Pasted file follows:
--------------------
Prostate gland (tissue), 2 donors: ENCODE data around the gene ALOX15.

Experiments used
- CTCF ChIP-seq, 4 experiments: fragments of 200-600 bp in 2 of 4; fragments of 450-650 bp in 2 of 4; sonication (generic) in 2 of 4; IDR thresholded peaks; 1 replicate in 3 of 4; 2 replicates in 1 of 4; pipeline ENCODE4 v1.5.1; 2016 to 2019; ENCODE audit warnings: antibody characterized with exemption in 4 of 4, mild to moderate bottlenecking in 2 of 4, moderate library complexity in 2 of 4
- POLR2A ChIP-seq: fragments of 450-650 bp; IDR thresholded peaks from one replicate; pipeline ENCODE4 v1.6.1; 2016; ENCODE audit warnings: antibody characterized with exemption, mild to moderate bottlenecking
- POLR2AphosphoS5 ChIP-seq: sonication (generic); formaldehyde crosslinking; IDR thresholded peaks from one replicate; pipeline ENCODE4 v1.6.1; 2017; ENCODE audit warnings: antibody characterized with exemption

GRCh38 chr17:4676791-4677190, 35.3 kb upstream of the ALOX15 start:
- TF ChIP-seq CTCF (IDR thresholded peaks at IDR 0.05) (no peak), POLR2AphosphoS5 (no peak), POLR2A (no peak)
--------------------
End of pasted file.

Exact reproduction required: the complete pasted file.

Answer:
Prostate gland (tissue), 2 donors: ENCODE data around the gene ALOX15.

Experiments used
- CTCF ChIP-seq, 4 experiments: fragments of 200-600 bp in 2 of 4; fragments of 450-650 bp in 2 of 4; sonication (generic) in 2 of 4; IDR thresholded peaks; 1 replicate in 3 of 4; 2 replicates in 1 of 4; pipeline ENCODE4 v1.5.1; 2016 to 2019; ENCODE audit warnings: antibody characterized with exemption in 4 of 4, mild to moderate bottlenecking in 2 of 4, moderate library complexity in 2 of 4
- POLR2A ChIP-seq: fragments of 450-650 bp; IDR thresholded peaks from one replicate; pipeline ENCODE4 v1.6.1; 2016; ENCODE audit warnings: antibody characterized with exemption, mild to moderate bottlenecking
- POLR2AphosphoS5 ChIP-seq: sonication (generic); formaldehyde crosslinking; IDR thresholded peaks from one replicate; pipeline ENCODE4 v1.6.1; 2017; ENCODE audit warnings: antibody characterized with exemption

GRCh38 chr17:4676791-4677190, 35.3 kb upstream of the ALOX15 start:
- TF ChIP-seq CTCF (IDR thresholded peaks at IDR 0.05) (no peak), POLR2AphosphoS5 (no peak), POLR2A (no peak)